Diabetes specialists now have access to telehealth items to consult with some patients without face-to-face contact during the COVID-19 pandemic, the Australian Diabetes Society has advised.
In a communique, the ADS says diabetes health professionals will face problems during the pandemic including lack of staff due to self-isolation requirements, redeployment to other areas, and the potential risk of infection by COVID-19.
“We also acknowledge that there will be changes to delivery of diabetes education in group settings, reduction in face-to-face diabetes care delivery in ambulatory care centres and outpatient clinics,” says ADS president Associate Professor Glynis Ross.
“There will also be changes to settings required for direct contact in situations such as emergency diabetes management, insulin commencement, high risk foot services, diabetes in pregnancy and inpatient diabetes care.”
The ADS says there will be increased reliance on telehealth/telephone access to healthcare services for people with diabetes, and this will be enabled by new MBS items that have been announced by the Department of Health
The temporary MBS and DVA items to allow specialist and consultant physicians to deliver services via telehealth, provided those services are bulk billed.
The telehealth items apply for people already under treatment for chronic health conditions or who are immune compromised. They also apply to vulnerable/isolated patients in specific circumstance such as being in quarantine or having been diagnosed with COVID-19 virus but not a patient of a hospital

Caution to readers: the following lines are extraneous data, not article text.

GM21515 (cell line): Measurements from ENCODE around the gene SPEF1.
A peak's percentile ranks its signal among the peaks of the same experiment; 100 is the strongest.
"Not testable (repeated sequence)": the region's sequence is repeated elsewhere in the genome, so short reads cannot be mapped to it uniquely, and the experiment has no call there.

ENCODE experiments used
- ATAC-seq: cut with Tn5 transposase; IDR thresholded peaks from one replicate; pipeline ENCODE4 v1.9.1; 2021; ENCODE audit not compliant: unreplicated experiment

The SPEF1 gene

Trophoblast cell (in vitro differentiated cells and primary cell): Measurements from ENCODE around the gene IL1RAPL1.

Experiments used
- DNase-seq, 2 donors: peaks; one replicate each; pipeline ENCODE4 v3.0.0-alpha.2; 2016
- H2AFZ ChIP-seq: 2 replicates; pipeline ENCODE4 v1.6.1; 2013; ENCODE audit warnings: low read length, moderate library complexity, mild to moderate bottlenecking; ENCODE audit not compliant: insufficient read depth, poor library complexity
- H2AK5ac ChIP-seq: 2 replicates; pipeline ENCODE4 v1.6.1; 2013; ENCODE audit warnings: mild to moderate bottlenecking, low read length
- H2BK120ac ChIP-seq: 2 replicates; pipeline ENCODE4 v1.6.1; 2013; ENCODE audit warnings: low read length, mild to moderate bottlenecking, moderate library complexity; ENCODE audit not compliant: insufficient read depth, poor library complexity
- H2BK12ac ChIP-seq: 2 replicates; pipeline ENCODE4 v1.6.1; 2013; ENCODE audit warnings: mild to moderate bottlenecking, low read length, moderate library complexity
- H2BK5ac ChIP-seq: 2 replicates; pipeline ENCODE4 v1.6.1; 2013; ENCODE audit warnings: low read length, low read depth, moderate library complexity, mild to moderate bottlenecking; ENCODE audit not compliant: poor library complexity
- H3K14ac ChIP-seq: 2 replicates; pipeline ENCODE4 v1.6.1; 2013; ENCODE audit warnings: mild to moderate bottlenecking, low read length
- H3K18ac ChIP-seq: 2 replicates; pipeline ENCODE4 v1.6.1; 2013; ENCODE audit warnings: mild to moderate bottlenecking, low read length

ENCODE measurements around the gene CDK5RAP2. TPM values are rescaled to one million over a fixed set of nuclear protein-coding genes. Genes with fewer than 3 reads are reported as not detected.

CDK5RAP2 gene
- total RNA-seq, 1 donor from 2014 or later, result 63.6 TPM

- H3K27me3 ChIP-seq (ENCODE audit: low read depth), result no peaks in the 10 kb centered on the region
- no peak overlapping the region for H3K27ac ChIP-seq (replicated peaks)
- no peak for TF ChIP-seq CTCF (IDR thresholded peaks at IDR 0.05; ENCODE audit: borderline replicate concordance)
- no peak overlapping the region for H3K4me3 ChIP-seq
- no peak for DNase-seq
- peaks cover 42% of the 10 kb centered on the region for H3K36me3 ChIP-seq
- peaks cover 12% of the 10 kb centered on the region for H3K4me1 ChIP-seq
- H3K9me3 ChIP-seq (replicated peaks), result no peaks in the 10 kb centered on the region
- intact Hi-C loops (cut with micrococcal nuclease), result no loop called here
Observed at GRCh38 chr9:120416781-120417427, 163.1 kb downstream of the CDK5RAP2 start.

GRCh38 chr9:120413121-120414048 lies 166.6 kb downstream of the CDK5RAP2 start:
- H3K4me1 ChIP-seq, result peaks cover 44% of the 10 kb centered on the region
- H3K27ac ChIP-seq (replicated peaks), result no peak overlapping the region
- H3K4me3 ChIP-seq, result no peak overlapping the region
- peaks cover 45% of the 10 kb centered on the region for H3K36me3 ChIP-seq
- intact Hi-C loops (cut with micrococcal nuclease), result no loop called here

Telehealth consults will also be available for elderly people susceptible to the COVID-19 (over 50 years if ATSI descent), pregnant women and parents of children under 12 months.
“Specialist and consultant physicians who have themselves been isolated because of possible COVID-19 infection can continue to provide certain health services to their patients during the period of the professional’s isolation using these telehealth items,” the ADS statement notes.
The ADS is also supporting a request by the Australian Diabetes Educators to have the telehealth items extended to cover consultation by clinical diabetes educators.
In its communique the ADS also emphasises that patients with diabetes be advised to to have a sick day management plan, “especially for people with type 1 diabetes, including ready access to ketone testing strips. SGLT2 inhibitors
And as per current recommendations, people taking SGLT2 inhibitors should be aware they should discontinue them during intercurrent illness, such as coronavirus infection, to minimise the risk of dehydration and diabetic ketoacidosis.